estaurateurs and experts in all things barbecue were expressly clear that flawless barbecue does not exist. So pitch perfection is out the window. “Perfect and barbecue should rarely, if ever, be used in the same sentence,” says David Fogg of Moe’s Original Bar B Cue, who brings that philosophy to Moe’s. “It is an inexact science that takes years to really get right.” Big Hole’s Jacob agrees: “Honestly I don’t think there is such thing as perfect barbecue,” he says. “It is a style of food that comes in so many different flavors.” So if one cannot expect perfection, then what is absolutely essential to the best barbecue? Patience.
DISHINGJH.COM | 81
et’s forget about all this love-and-patience psychobabble for a second, though, and get down to the meat of the matter. What are some concrete tips you can actually put to use while cooking? What are restaurants in the Jackson area doing, and what makes each one unique? Fogg at Moe’s believes that smoking “nice meat products” is essential. “We are the only place in town that smokes all of our meats until finished,” he says. “We focus on pork, chicken, turkey, ribs and our ever-rotating side dishes.” Jacob likes to keep it “plain and simple” at Big Hole, he says. “I just started smoking meats and messing around with different sauces living in Idaho.” That being said, Big Hole is not afraid to get creative with presentation. “I like how we put our barbecue into different forms of a meal,” Jacob says. “You can order it as a sandwich, make a taco, build a quesadilla,” and, as an homage to his home state of Minnesota, “heck, we’ll even throw it onto a stick if you like.”
SPUR CATERING: This is also not strictly barbecue, but Kevin Humphreys, executive chef at the Spur Restaurant and Bar in Teton Village, is no stranger to the craft. His style of barbecue is “heavily influenced by the barbecue I grew up eating in Georgia, which is unique depending upon where you are in the 82 | DISHINGJH.COM
state,” he says. He counts Brunswick Stew, said to have originated in one of his hometowns — Brunswick, Georgia — as “a quintessential barbecue side.” MOE’S ORIGINAL BAR B QUE: This ‘cue is self-proclaimed Alabamastyle, which is an amalgamation of styles most similar to Carolina and Kansas City. The sauce and spare ribs are reminiscent of Kansas City, while the meats (pork-heavy) are closer to Carolina, but the dry rub is Memphisesque. “It’s hard to pencil us in as one or the other,” says co-owner David Fogg. “We feel Alabama ’cue is its own thing.” Moe’s opened for business in December on North Cache Street in the old Ripley’s Believe It or Not! museum location, and it’s not to be missed — you’d better believe it. <<
FAMOUS BO-B-Q: This catering service specializes in “Southern-style” barbecue and was founded and staffed by Georgia natives. Its website avows the operation is “sure to satisfy any appetite” — no matter which state south of the Mason-Dixon Line you hail from. Famous Bo-B-Q caters large and small events, and in the summer, it will even do a whole hog.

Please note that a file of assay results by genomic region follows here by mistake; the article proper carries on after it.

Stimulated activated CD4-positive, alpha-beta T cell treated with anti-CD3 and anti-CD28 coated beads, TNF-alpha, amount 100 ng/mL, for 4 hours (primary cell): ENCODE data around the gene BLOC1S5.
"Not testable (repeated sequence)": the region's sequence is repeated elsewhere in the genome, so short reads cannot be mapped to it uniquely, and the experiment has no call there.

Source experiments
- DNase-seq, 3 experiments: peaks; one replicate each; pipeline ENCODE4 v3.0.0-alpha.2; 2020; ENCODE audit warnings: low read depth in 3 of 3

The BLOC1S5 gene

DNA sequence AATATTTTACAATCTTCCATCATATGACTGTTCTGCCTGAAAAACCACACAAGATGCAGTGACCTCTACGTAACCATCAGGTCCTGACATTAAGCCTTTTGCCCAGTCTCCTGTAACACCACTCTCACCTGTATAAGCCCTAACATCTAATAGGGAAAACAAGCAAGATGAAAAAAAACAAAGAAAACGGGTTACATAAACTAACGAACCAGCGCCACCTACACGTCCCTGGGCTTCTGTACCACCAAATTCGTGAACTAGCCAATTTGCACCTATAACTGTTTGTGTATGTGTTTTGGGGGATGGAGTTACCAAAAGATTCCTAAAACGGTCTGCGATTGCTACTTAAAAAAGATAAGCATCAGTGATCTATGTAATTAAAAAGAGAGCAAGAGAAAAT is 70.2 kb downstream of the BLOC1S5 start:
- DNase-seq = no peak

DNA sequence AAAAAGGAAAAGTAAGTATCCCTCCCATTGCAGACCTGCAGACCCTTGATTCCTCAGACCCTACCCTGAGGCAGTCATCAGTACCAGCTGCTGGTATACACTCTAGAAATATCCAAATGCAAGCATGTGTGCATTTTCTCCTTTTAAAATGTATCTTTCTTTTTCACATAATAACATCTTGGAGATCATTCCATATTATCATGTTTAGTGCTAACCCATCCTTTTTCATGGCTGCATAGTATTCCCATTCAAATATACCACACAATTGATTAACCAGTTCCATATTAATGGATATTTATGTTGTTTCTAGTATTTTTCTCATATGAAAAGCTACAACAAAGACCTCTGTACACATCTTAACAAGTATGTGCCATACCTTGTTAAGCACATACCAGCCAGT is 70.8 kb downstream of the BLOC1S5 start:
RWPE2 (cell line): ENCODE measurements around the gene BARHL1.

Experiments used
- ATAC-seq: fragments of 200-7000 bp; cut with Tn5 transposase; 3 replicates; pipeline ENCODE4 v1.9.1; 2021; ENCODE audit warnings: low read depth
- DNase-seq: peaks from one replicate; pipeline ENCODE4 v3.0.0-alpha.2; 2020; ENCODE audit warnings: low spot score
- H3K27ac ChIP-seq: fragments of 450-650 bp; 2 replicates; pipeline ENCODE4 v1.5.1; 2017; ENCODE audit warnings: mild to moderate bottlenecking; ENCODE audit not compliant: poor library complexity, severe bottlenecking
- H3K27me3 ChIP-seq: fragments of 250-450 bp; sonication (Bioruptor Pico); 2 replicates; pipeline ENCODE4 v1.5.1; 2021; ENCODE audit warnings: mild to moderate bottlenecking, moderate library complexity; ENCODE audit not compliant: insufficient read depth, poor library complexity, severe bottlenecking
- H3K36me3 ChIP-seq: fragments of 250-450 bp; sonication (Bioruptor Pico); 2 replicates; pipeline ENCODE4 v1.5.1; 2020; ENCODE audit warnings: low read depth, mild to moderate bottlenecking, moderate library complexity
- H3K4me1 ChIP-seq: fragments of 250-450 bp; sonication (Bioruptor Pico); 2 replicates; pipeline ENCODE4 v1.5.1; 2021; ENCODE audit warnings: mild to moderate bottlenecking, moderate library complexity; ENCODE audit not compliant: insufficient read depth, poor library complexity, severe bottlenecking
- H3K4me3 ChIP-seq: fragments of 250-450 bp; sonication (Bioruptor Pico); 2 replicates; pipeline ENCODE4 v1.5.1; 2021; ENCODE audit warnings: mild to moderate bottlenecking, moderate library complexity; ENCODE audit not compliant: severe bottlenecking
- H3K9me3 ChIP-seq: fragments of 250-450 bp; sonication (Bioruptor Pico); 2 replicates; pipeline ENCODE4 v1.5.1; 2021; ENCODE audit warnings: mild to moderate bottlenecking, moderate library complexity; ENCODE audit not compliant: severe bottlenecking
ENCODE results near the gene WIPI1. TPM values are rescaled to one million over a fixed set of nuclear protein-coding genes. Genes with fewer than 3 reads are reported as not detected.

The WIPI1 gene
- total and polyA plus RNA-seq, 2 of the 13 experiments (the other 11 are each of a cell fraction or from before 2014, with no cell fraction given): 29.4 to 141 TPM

zard touts Bubba’s smoking process as integral to good ’cue. “You can add all the ingredients you want to make it taste good,” he says. “But if you don’t smoke the meat right, there’s no end product.” The type of wood used in the smoking process can completely alter the taste of the meat, and Fogg puts his faith in “good hardwoods” at Moe’s. He recommends hickory, peach and apple, but it really depends on what your desired flavors are and what best complements your choice of meat. At Spur Catering, Humphreys says he “offers up several favorites from baby back ribs to chopped beef and turkey.” He thinks that bomber barbecue rests in the “‘bark’ or smoked crust on the outside of the meat,” and, he says, “Sauce should complement the meat, not overpower it.”
hen chefs were asked if they would share their recipes for barbecue sauce with Dishing readers, they were appalled at the very idea. Apparently, recipes for barbecue sauce are to be guarded with your life. Fogg calls the recipe for Moe’s regular barbecue sauce “top secret,” but he would, however, elaborate on some other meat accoutrements. “We make an Alabamastyle white barbecue sauce that is poultryspecific, but really is just good on any of the meats,” he says. Moe’s also does a homemade tartar sauce — almost like a remoulade — for its seafood, which Fogg says has been popular so far. It is surprising because most barbecue places traditionally do not sell seafood, but “people love the fried catfish/shrimp platters and sandwiches,” he says. “I don’t blame them. The fried shrimp sandwich is something special.” Just because sauce recipes are top secret doesn’t mean you can’t enjoy them at home, though. Bubba’s bottles and sells its regular barbecue sauce and its jalapeño barbecue sauce. It is available for purchase at the restaurant on Flat Creek Drive. Similarly, catering service Famous Bo-B-Q bottles up The OG, a Carolinastyle mustard sauce through its website: famousbobq.com.
LABOR OF LOVE